4. Carbon and Nitrogen Metabolism under Environmental Stresses

The most remarkable end-product of carbohydrates fixated by photosynthesis is the starch in plastids. Starch is a characteristic storage substance in plants that is not synthesized in other organisms. Starch is also the most important carbohydrate in the human diet. Starch is composed of amylose and amylopectin, which are glucose homopolymers and appear as semi-crystalline granules in plastids. Amylose consists of long straight polymers with very few α-1,6-branch points. On the other hand, amylopectin is a highly branched α-1,4- and α-1,6-linked glucose polymer, which occupies 70–80% of starch granules in most plants. Amylopectin is involved in the formation of a semi-crystalline structure with crystalline and amorphous lamella, and amylose likely does not contribute to the starch granules’ structural formation [149].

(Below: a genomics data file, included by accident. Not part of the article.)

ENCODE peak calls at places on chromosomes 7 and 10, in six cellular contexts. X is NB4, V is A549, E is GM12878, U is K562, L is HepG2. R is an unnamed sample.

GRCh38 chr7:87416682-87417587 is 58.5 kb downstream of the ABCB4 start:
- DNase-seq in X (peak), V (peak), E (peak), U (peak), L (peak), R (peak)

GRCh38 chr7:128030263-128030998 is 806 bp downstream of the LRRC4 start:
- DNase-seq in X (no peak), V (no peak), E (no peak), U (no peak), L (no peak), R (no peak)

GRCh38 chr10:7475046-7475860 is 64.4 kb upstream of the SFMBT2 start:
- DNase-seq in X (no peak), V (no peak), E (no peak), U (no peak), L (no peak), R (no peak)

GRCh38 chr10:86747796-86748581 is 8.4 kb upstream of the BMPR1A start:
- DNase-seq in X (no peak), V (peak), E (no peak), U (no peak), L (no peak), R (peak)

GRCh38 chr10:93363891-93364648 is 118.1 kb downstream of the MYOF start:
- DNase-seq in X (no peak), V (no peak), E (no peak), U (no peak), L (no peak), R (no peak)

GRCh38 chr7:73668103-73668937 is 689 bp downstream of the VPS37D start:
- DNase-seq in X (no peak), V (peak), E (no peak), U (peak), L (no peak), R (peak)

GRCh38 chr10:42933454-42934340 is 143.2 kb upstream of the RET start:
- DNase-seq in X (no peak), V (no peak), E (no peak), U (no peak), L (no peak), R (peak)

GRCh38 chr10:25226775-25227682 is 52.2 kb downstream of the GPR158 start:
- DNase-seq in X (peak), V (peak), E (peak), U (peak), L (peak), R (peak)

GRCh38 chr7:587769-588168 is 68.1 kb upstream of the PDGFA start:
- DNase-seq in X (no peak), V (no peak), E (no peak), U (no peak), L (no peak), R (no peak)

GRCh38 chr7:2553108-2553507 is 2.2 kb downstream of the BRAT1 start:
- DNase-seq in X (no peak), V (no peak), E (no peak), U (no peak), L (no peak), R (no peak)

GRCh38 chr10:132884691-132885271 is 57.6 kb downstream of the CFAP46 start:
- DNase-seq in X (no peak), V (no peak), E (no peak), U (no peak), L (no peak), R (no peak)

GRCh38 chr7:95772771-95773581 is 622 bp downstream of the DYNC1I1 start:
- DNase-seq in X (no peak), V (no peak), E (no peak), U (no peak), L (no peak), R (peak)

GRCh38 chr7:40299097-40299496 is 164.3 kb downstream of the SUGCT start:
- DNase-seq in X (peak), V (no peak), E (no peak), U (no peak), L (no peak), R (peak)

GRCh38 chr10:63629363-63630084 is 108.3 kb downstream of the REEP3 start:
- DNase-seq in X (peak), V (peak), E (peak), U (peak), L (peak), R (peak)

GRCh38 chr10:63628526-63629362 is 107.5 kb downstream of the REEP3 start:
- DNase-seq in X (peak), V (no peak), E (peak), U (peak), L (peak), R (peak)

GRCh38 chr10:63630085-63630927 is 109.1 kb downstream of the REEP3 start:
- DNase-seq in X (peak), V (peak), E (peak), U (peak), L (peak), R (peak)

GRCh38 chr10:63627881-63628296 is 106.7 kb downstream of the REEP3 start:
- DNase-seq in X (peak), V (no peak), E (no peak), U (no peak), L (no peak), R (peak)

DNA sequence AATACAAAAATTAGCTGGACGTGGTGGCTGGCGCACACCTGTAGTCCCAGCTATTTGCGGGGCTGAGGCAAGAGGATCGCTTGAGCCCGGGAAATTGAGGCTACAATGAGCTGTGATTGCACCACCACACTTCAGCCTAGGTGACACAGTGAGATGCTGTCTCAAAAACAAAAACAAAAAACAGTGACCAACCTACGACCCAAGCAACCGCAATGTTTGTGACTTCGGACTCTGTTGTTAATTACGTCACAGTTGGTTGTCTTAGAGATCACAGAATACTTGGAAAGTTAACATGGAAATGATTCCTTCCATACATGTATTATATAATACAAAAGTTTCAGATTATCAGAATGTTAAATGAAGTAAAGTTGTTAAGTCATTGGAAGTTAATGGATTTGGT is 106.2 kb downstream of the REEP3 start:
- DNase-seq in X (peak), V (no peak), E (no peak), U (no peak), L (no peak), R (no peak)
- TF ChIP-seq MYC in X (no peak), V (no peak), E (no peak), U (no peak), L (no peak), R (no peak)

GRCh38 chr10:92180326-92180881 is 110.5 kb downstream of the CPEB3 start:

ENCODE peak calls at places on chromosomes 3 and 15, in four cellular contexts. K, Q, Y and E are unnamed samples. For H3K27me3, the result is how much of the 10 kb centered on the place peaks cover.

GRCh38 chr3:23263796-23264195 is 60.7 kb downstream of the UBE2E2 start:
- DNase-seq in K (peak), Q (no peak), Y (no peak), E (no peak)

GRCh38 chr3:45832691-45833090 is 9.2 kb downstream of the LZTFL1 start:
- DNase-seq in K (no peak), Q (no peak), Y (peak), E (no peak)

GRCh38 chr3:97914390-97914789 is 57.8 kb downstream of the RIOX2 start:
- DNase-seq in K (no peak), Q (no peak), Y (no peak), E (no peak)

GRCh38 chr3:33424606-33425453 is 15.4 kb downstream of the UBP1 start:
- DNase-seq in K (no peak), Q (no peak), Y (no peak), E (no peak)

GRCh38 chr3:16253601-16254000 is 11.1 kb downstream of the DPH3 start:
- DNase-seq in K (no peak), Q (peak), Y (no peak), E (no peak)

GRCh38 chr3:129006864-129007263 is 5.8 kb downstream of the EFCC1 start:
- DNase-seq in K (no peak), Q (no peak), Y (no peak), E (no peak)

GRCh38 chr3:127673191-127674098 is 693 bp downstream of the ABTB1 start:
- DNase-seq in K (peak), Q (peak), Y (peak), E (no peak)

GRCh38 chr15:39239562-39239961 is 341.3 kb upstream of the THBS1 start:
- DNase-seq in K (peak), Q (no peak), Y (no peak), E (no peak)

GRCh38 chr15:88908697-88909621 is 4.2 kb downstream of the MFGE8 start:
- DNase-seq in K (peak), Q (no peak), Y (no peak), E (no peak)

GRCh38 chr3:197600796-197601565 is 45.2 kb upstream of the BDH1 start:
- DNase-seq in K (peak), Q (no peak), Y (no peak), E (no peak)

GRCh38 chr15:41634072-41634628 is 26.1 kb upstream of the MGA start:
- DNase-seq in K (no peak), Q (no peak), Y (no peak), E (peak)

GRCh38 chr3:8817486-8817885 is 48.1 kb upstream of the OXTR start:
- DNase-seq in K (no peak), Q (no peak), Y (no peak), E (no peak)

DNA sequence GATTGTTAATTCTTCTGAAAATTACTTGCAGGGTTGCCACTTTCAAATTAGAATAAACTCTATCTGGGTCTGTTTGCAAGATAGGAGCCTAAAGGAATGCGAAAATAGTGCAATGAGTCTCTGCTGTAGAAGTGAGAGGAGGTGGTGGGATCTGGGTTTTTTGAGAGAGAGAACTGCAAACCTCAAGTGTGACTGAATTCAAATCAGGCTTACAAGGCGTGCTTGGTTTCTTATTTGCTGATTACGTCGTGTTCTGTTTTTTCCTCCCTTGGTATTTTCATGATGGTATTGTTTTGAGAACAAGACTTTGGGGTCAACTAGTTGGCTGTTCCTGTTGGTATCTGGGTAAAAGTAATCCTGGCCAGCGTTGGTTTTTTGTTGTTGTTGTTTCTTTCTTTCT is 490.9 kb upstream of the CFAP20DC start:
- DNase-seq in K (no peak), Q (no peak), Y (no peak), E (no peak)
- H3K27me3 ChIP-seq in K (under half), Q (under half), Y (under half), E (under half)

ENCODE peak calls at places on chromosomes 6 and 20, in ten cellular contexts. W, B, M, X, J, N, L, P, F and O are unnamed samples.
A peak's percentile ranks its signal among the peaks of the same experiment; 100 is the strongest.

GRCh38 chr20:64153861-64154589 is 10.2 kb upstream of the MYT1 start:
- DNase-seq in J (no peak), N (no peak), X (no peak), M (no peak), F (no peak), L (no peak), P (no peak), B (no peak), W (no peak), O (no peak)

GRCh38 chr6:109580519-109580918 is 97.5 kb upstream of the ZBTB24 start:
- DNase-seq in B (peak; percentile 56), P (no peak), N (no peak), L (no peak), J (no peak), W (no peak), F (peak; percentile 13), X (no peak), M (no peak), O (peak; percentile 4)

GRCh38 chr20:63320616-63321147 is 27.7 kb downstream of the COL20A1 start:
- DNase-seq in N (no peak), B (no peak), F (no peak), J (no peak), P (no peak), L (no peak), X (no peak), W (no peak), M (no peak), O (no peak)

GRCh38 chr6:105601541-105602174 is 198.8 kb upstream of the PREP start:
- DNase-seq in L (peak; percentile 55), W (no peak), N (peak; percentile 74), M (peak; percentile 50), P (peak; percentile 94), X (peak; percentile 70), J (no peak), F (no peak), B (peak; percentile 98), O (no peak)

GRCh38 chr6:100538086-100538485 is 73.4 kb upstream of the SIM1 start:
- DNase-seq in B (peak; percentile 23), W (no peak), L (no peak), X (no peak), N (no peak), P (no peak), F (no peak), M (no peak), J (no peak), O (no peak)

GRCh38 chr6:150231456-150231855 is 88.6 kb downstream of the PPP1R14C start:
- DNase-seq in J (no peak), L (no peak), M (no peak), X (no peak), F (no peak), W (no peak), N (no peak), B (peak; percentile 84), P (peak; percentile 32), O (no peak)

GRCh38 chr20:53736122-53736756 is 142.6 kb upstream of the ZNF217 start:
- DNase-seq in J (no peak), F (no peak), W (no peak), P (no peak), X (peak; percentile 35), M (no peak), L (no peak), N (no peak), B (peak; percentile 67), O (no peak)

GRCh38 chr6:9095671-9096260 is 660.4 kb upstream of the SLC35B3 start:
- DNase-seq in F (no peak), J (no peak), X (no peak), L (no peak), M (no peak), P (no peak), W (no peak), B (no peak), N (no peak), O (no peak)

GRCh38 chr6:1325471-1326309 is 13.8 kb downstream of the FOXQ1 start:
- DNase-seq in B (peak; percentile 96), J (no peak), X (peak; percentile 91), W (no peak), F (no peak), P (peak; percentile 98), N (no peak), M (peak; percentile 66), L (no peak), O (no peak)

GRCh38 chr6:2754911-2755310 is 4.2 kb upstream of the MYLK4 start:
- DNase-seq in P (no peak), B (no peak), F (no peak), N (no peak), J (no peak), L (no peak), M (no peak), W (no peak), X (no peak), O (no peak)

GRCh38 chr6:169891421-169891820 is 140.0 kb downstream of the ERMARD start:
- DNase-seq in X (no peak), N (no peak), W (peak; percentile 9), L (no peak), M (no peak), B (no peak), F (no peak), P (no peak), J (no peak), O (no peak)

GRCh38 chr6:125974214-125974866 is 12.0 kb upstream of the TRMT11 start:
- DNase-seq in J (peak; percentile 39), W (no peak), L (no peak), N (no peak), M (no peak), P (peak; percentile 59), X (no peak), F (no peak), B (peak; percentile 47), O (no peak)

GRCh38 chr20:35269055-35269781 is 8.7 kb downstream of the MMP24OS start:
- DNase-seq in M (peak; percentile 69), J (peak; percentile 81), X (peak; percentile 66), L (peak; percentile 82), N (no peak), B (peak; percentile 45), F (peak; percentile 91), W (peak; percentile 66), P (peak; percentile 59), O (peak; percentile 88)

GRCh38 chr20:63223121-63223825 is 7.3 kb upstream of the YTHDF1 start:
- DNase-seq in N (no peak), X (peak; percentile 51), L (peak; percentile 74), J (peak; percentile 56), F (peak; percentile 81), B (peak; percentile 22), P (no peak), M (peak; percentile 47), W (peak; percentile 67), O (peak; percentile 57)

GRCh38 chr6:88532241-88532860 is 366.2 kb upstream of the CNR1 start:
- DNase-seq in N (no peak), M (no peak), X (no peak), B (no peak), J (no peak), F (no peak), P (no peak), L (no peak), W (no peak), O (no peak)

Starch biosynthesis is performed with at least four enzymes: ADP-glucose pyrophosphorylase (AGPase), starch synthase (SS), starch-branching enzyme (BE), and starch-debranching enzyme (DBE). However, there are several proposed pathways for starch biosynthesis in plastids (Figure 6). Indeed, an increasing volume of evidence has been provided recently that supports the occurrence of additional/alternative starch biosynthetic pathways involving the cytosolic and plastidial compartments wherein the supply of ADP-glucose (ADPG) is not directly linked to the CBC by means of pPGI [150,151]. ADPG is the glucose donor for the α-glucan elongation of starch and is formed from ATP and glucose 1-phosphate by AGPase. SS catalyzes the transfer of the glucose moiety from ADP-glucose to the non-reducing end of a-glucan for the elongation of amylose and amylopectin molecules. BE catalyzes the hydrolysis of an a-1,4-linkage and the subsequent transfer of a-glucan to form an a-1,6 branching point. DBEs, namely isoamylases, are involved in the formation of the highly ordered amylopectin in vivo to build semi-crystalline starch granules. Plastids, including chloroplasts in green leaves and amyloplasts in starchy cells, contain the genetic machinery required to synthesize their own proteins. About 100 proteins are encoded by the chloroplast genome [152,153]; however, 2000–3000 nuclear-encoded preproteins are found in the chloroplast [154,155]. All starch synthesizing enzymes are encoded in the nuclear DNA. Nuclear-encoded plastidial proteins are generally synthesized in the cytosol and post-translationally imported into the organelle. The precursor proteins of starch synthesizing enzymes possess an N-terminal presequence called a transit peptide [156,157,158,159], which is necessary for, and also sufficient for, plastidial targeting and translocation initiation. The transit peptide of granule-bound starch synthase I (GBSSI) (Waxy) has been investigated and characterized, indicating that the structural features of transit peptides are conserved in both monocot and dicot plants [160,161,162]. In rice, barley, maize, potato, and pea, the transit peptides with lengths of ca. 80 amino acid residues exhibit typical properties of chloroplast transit peptides, which are rich in hydroxylated (Ser, Thr), hydrophobic (Ala), and positively charged (Arg, Lys) amino acids and deficient in acidic amino acids; further, positively charged amino acid residues are rarely found within the 15 N-terminal regions of transit peptides [157]. The transit peptide is caught and interacts with the translocon at the outer envelope of the chloroplast (TOC) complex; then, protein import across the inner envelope is facilitated by the translocon at the inner envelope of chloroplast (TIC) complex [163,164,165]. After import, processing and folding of the precursor protein take place inside the plastid.